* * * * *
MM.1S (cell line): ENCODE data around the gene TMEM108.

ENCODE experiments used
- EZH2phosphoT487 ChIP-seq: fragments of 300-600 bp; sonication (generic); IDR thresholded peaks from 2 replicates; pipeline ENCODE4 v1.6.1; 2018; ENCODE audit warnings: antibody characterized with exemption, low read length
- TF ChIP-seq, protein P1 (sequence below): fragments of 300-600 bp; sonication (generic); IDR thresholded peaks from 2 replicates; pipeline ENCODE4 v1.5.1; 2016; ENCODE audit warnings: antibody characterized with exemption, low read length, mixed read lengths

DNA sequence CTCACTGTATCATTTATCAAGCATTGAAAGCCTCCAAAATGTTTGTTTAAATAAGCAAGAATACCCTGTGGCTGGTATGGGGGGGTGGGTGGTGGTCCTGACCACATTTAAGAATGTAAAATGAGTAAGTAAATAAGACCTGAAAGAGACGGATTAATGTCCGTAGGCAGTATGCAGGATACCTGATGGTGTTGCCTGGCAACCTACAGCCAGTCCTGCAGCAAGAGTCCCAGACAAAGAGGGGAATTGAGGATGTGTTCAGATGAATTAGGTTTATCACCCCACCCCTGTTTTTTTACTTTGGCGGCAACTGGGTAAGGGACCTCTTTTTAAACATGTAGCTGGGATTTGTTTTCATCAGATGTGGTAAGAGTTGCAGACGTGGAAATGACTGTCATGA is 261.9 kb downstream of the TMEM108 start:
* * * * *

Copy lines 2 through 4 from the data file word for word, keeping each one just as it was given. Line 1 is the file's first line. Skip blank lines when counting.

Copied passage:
ENCODE experiments used
- EZH2phosphoT487 ChIP-seq: fragments of 300-600 bp; sonication (generic); IDR thresholded peaks from 2 replicates; pipeline ENCODE4 v1.6.1; 2018; ENCODE audit warnings: antibody characterized with exemption, low read length
- TF ChIP-seq, protein P1 (sequence below): fragments of 300-600 bp; sonication (generic); IDR thresholded peaks from 2 replicates; pipeline ENCODE4 v1.5.1; 2016; ENCODE audit warnings: antibody characterized with exemption, low read length, mixed read lengths